By - Praveen Pandey on April 15, 2020
The bench comprising of Justice L Nageswara Rao and Justice Hemant Gupta of Hon’ble Supreme Court in the matter of Dhanpat Vs. Sheo Ram (Deceased) Through Lrs. & Ors. on 19th March 2020, held that as per terms of Section 65(c) of the Evidence Act, there is no requirement to file an application during producing secondary evidence to put on record. Further, the Hon’ble Court observed that the court cannot deny considering the secondary evidence on the basis that the application for permission to lead the secondary evidence was not filed.
The present appeal was filed by Dhanpat (‘Appellant’) against the order passed by the High Court of Punjab & Haryana on 27th March 2014. Basically, it was a partition suit wherein the defendants had produced a will as a piece of evidence and had denied the claim of the plaintiffs for a share in the ancestral property. The certified copy of the registered will was produced during the trial and it was stated by the defendants that the original will was lost.
The disputed property in the concerned case belongs to Misri, who was the grandfather of the Sheo Ram (“Plaintiff”) and Sohan Lal (defendant No.5) and defendant Nos.7 to 9 were his granddaughters. Chandu Ram was the father of the Plaintiff, defendant No.5 and defendant no. 7-9 and the husband of Chand Kaur who had inherited the suit land from his father, Misri.
In the said suit, the trial court has framed many issues but for deciding the present appeal. the Hon’ble Court focused on three issues, one of which was:
“Whether the Will dated 30.4.1980 was validly executed by Chandu Ram in favour of defendants No. 1 to 4?”
While going through the above mentioned issue, the trial court had found that the will is duly proved on the basis of the statement of the defendants’ witnesses. Further, while hearing the arguments, the court did not find any point which signifies that a deviation from natural succession will make the will doubtful. The trial court also held that the execution of the Will is proved by the examining of the attesting witness only.
Further, the court stated that the scribe who was appeared as witness can not be treated as an attesting witness because he had not signed the will as a witness. On the basis of aforesaid findings, the learned trial court dismissed the suit filed by the Plaintiff.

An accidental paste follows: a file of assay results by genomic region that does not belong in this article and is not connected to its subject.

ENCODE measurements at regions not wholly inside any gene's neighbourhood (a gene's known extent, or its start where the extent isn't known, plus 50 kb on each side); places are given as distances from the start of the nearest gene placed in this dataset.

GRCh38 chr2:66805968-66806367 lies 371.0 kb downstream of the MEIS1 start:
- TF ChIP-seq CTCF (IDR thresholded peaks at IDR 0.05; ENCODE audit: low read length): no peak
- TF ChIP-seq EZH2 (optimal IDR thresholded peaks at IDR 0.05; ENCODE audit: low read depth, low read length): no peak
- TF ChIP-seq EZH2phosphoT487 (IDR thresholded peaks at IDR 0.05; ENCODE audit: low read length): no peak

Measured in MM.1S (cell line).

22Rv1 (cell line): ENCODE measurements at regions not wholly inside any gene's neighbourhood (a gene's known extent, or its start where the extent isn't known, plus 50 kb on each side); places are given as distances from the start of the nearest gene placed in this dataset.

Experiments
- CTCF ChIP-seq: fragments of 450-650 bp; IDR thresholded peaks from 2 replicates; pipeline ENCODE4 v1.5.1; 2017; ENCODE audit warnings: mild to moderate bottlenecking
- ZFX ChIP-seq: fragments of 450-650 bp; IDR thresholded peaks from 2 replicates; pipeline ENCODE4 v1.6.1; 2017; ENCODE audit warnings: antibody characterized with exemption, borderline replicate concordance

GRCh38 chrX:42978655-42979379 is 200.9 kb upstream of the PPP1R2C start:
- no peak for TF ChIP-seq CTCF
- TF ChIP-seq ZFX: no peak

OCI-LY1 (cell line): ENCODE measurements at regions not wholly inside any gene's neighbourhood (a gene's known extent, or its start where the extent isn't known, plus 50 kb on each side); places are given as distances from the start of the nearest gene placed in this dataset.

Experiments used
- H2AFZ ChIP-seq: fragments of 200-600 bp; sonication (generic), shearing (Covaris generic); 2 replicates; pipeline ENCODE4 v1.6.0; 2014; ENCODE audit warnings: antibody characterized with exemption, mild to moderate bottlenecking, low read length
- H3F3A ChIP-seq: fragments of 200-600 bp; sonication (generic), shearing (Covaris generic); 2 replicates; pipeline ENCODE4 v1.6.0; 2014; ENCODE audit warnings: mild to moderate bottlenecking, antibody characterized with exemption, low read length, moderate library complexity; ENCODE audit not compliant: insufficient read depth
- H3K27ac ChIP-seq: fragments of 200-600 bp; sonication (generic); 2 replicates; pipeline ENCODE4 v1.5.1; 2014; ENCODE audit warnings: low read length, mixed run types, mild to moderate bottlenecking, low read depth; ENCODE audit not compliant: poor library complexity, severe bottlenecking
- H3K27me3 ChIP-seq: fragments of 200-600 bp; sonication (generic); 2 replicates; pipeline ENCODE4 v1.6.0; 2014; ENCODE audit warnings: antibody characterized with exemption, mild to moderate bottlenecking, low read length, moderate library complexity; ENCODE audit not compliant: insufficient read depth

Thereafter, an appeal was filed before the First Appellate Court wherein the appellate court asserted the findings of the trial court and dismissed the suit filed by the plaintiff vide judgment dated 11th May 1987.
The second appeal has been filed by the Plaintiff before the Hon’ble High Court and the same has been allowed. The Hon’ble Court held that the will had been completely misread, misinterpreted and misconstrued.
Whether it is required to file an application for permission to lead the secondary evidence before the Court?
The counsel of the plaintiff-respondent submitted that the defendants have not produced the original will and also filed the secondary evidence without any application. Therefore, the secondary evidence filed by the defendants could not be produced to prove the execution of the will.
The counsel for the defendants submitted that they have produced a certified copy of the will which is collected from the office of Sub-Registrar. It was further stated that the defendants also produced the photocopy of the said will which was marked as evidence.
After hearing both the parties, the Hon’ble Supreme Court stated that Section 65(c) of the Evidence Act, 1872 is applicable in the present case as it is stated by the defendants that the original will is misplaced. Section 65 of the Evidence Act states that:
“65. Cases in which secondary evidence relating to documents may be given.—Secondary evidence may be given of the existence, condition, or contents of a document in the following cases:—
(a) When the original is shown or appears to be in the possession or power— of the person against whom the document is sought to be proved, or of any person out of reach of, or not subject to, the process of the Court, or of any person legally bound to produce it, and when, after the notice mentioned in section 66, such person does not produce it;
(b) when the existence, condition or contents of the original have been proved to be admitted in writing by the person against whom it is proved or by his representative in interest;
(c) when the original has been destroyed or lost, or when the party offering evidence of its contents cannot, for any other reason not arising from his own default or neglect, produce it in reasonable time;